Selfie in my new red and gold Italian over dress (worn over mundane clothing).
For Caterina’s elevation nearly a year ago I wanted to make a Giornea– and overdress for the Italian Renaissance costume not unlike my previous Giornea. However, this time I wanted to try a different style, with an open front rather than open sides. I thought that this would be flattering, and would nicely show off the green silk under dress (Gamurra).
Laying out the pieces for the overdress
I drafted the pattern based off my new Gamurra draft for the bodice, and used simple trapezoids for the skirt. No drafting there…
I did a mock up in a gorgeous gold and red brocade home decorating fabric. I bought this at the Grandmother’s Fabric Sale a while ago, and adored it, but it was only about 2 meters… I didn’t think I’d be able to find anything to make out of it…. but this worked out reasonably well. I wish I had more fullness for the skirt – but I hoped it would still be a wearable mock-up / toile. (I usually like to do mock-ups out of fabric that would make a wearable garment if the mock-up works out…)
For the belt I used two strips of the same teal fabric that I used for the binding, and two strips of copper-coloured silk as flat piping. I interfaced one of the teal strips with iron-on interfacing for lightweight stability, and sewed on copper metallic lace. (I started sewing this on by machine but it snagged the metallic lace, so I had to switch to hand sewing it with teal silk thread.)
For the closure I used a pair of large hooks and eyes which are pretty much hidden when the belt is closed, and used two jewellery sliders from Michaels to imitate a front clasp, since I couldn’t find any clasps in the three places I looked – or my own stash – that actually suited this costume.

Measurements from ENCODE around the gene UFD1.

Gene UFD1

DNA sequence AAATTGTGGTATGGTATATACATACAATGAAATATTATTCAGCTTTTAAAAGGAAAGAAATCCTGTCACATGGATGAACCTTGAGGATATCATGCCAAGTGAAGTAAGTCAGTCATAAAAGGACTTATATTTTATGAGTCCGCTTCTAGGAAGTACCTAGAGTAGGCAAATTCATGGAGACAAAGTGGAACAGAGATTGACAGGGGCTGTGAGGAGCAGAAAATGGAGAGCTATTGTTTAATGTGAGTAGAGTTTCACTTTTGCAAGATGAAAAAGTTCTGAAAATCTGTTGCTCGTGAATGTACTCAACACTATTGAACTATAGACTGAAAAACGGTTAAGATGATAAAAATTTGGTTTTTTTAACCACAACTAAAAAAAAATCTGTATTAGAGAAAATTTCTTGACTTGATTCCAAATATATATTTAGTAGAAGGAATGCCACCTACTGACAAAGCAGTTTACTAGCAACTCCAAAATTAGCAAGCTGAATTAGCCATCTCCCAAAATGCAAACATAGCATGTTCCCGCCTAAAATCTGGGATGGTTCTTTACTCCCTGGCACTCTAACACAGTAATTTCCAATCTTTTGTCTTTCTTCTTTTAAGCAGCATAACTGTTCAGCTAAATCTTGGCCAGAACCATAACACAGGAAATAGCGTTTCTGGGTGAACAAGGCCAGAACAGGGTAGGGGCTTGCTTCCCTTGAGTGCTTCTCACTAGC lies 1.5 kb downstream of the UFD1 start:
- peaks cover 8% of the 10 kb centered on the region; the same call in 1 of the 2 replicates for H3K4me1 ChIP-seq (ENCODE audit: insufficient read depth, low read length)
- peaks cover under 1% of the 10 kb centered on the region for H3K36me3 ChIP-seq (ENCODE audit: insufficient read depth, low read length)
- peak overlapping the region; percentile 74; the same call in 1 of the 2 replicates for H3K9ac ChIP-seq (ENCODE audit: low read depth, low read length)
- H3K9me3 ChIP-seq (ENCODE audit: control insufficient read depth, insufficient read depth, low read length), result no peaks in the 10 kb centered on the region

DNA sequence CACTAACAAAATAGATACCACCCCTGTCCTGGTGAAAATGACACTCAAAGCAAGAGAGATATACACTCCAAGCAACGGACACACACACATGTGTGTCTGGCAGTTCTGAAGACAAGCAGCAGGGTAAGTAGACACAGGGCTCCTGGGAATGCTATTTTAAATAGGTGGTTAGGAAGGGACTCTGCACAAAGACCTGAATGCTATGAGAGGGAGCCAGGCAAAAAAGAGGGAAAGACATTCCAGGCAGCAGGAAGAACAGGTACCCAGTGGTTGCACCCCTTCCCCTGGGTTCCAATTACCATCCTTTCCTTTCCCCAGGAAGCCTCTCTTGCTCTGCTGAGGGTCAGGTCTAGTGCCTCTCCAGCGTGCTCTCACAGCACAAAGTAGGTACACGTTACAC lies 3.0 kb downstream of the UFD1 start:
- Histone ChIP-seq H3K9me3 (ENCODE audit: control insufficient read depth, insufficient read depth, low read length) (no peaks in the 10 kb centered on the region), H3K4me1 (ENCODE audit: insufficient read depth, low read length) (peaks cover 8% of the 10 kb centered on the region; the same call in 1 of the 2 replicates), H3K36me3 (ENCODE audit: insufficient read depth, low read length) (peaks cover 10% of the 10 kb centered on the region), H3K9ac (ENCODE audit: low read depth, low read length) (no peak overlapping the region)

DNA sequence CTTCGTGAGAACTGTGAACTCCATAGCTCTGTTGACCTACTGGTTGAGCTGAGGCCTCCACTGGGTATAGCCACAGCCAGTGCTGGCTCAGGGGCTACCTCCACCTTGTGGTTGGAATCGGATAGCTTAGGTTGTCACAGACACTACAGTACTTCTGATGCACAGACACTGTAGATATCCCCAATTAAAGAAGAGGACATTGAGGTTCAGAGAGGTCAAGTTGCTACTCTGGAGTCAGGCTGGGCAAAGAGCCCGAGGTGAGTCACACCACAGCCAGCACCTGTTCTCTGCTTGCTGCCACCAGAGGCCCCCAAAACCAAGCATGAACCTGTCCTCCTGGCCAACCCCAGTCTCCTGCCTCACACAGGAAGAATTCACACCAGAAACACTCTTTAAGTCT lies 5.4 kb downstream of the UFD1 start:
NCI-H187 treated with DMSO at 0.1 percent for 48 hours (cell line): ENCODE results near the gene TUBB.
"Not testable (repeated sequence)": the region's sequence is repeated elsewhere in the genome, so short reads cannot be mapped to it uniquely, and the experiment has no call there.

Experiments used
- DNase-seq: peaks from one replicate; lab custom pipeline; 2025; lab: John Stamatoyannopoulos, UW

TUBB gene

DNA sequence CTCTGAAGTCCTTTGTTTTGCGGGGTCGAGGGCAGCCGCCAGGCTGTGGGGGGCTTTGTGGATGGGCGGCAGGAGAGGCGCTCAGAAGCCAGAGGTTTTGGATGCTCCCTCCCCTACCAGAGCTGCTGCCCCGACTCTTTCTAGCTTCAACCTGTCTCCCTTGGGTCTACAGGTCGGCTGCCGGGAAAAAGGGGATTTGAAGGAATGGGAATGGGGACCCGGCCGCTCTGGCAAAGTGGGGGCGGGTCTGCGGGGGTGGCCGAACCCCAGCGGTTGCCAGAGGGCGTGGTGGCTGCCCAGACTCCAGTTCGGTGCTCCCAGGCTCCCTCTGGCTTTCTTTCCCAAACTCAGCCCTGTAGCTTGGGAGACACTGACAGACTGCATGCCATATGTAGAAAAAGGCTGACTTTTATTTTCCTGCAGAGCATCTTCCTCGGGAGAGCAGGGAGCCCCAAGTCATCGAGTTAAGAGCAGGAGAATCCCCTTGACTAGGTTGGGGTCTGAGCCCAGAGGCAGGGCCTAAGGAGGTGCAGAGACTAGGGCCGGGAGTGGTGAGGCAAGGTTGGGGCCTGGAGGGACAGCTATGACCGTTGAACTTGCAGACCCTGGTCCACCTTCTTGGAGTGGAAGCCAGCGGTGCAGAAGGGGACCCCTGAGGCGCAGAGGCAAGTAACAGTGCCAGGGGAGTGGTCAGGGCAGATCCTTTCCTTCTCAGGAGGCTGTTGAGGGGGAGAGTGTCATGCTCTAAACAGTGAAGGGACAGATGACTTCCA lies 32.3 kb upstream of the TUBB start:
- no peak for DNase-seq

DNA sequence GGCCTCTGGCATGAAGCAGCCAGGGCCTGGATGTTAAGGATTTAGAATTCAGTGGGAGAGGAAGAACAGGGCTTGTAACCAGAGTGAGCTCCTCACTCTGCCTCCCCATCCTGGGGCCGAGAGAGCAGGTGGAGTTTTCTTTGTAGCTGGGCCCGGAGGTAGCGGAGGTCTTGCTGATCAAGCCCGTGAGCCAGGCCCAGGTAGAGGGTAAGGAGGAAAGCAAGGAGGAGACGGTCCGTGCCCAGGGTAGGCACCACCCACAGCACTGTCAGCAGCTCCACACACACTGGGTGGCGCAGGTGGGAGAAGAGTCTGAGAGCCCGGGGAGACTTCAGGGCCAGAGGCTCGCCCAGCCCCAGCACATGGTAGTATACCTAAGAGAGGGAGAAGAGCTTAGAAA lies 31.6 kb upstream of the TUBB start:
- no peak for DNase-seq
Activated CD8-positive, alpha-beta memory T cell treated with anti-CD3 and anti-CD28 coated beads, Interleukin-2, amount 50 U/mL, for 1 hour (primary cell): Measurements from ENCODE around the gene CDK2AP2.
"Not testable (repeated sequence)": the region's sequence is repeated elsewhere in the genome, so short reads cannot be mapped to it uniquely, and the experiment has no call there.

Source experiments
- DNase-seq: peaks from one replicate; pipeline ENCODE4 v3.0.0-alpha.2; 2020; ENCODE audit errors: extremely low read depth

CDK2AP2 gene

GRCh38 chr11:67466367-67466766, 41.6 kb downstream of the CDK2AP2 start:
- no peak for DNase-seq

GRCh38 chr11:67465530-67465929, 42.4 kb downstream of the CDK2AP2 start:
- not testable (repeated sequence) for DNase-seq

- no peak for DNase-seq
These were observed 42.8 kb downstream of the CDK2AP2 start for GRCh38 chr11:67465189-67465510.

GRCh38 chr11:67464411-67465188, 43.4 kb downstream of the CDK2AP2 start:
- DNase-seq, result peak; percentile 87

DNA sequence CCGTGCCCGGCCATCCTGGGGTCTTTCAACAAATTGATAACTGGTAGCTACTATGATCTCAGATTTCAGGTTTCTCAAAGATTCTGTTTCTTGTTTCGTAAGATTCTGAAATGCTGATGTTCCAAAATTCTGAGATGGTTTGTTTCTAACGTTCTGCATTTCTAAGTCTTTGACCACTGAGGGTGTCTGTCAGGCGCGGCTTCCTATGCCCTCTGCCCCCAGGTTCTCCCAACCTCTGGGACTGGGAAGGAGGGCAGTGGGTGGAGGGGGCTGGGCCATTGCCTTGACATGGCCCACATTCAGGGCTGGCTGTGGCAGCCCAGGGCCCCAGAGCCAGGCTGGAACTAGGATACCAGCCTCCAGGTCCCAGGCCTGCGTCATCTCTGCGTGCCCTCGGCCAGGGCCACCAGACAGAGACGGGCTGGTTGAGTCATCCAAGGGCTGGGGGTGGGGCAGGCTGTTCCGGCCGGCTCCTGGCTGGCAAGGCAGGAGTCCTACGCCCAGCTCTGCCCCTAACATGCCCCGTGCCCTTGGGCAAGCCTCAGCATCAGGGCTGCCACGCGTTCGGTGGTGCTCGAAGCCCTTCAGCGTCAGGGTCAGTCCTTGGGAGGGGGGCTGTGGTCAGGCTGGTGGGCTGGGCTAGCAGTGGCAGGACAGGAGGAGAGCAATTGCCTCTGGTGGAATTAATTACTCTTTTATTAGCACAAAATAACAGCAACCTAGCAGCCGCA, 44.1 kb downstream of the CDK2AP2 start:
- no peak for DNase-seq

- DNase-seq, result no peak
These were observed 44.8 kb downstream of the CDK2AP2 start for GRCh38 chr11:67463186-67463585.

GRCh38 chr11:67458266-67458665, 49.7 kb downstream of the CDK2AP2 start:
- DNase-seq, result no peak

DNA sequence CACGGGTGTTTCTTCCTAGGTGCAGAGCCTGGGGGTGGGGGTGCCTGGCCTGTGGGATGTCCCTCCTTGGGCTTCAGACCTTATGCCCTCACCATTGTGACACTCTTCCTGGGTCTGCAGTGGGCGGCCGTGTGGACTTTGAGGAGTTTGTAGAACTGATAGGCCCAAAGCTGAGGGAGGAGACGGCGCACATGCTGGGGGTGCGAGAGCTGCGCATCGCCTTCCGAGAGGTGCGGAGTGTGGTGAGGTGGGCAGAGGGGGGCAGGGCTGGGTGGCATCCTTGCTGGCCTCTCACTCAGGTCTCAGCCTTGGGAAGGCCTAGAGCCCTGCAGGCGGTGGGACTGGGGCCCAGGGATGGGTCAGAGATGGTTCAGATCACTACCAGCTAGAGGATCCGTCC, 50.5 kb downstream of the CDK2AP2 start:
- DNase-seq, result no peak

Work-in-progress photo collage of making the belt for my teal overdress.
Complete “celebration” Italian outfit including the teal figured velvet overdress
For Caterina’s elevation I wanted to make a Giornea – and overdress for the Italian Renaissance costume not unlike my previous Giornea. However, this time I wanted to try a different style, with an open front rather than open sides. I thought that this would be flattering, and would nicely show off the under dress (Gamurra).
I started by making a “muslin” or test garment/ mock up. I used a red and gold scroll home decorating fabric, which I’ll blog about soon. (Click the 1480s Florence tag to see all of my Italian garments.)
My finished Italian costume… done with the Fresco filter 🙂
In my previous post I shared some of my research/inspiration, and here’s what I finally came up with.
In addition to reading a few dress diaries, I was lent notes from a woman in the SCA who has also studied and created a late 1400s Italian costume along with the help of her mentor. Her notes include recommendations for adding the needed fullness throughout the garment, rather than just adding fullness to the sides of the garment.
Portrait of Giovanna Tornabuoni – Domenico Ghirlandaio. (1489) Florence
In the Portrait of Giovanna Tornabuoni the Giornea appears to have a very low V-neck. The garment is completely open at the sides, and is worn un-belted. The garment is sleeveless. The same outfit seems to have been recreated in the Visitation painting. This version doesn’t appear to have any trim at the neckline or along the sides, and the hem is unseen. The fabric seems to be a white and yellow brocade/damask.